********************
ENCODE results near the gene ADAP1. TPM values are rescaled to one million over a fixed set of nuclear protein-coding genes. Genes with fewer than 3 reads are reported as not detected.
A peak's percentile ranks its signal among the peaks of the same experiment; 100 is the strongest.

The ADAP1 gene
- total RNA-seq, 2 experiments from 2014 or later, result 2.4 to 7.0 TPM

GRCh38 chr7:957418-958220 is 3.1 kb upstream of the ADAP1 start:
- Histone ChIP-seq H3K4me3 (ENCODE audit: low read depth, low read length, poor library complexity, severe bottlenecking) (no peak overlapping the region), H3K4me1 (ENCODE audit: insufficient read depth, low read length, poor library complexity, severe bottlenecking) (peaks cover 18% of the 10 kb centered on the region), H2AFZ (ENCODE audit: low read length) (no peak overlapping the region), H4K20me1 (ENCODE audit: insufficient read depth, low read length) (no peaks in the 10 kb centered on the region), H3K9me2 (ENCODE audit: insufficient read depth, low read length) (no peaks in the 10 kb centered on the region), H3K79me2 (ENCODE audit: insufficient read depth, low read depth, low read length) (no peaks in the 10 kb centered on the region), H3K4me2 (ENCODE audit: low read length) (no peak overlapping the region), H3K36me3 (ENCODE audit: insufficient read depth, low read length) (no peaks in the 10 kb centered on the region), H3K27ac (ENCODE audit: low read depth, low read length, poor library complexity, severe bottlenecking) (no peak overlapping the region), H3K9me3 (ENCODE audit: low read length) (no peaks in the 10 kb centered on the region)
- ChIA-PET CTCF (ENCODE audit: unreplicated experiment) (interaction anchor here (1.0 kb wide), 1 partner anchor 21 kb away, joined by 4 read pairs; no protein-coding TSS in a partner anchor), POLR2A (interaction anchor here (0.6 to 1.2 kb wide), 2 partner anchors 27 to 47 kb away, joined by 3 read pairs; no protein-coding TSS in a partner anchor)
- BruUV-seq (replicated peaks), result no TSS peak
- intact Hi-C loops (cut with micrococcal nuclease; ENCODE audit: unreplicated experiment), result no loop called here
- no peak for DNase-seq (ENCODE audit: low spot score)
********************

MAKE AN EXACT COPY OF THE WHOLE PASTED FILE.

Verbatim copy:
ENCODE results near the gene ADAP1. TPM values are rescaled to one million over a fixed set of nuclear protein-coding genes. Genes with fewer than 3 reads are reported as not detected.
A peak's percentile ranks its signal among the peaks of the same experiment; 100 is the strongest.

The ADAP1 gene
- total RNA-seq, 2 experiments from 2014 or later, result 2.4 to 7.0 TPM

GRCh38 chr7:957418-958220 is 3.1 kb upstream of the ADAP1 start:
- Histone ChIP-seq H3K4me3 (ENCODE audit: low read depth, low read length, poor library complexity, severe bottlenecking) (no peak overlapping the region), H3K4me1 (ENCODE audit: insufficient read depth, low read length, poor library complexity, severe bottlenecking) (peaks cover 18% of the 10 kb centered on the region), H2AFZ (ENCODE audit: low read length) (no peak overlapping the region), H4K20me1 (ENCODE audit: insufficient read depth, low read length) (no peaks in the 10 kb centered on the region), H3K9me2 (ENCODE audit: insufficient read depth, low read length) (no peaks in the 10 kb centered on the region), H3K79me2 (ENCODE audit: insufficient read depth, low read depth, low read length) (no peaks in the 10 kb centered on the region), H3K4me2 (ENCODE audit: low read length) (no peak overlapping the region), H3K36me3 (ENCODE audit: insufficient read depth, low read length) (no peaks in the 10 kb centered on the region), H3K27ac (ENCODE audit: low read depth, low read length, poor library complexity, severe bottlenecking) (no peak overlapping the region), H3K9me3 (ENCODE audit: low read length) (no peaks in the 10 kb centered on the region)
- ChIA-PET CTCF (ENCODE audit: unreplicated experiment) (interaction anchor here (1.0 kb wide), 1 partner anchor 21 kb away, joined by 4 read pairs; no protein-coding TSS in a partner anchor), POLR2A (interaction anchor here (0.6 to 1.2 kb wide), 2 partner anchors 27 to 47 kb away, joined by 3 read pairs; no protein-coding TSS in a partner anchor)
- BruUV-seq (replicated peaks), result no TSS peak
- intact Hi-C loops (cut with micrococcal nuclease; ENCODE audit: unreplicated experiment), result no loop called here
- no peak for DNase-seq (ENCODE audit: low spot score)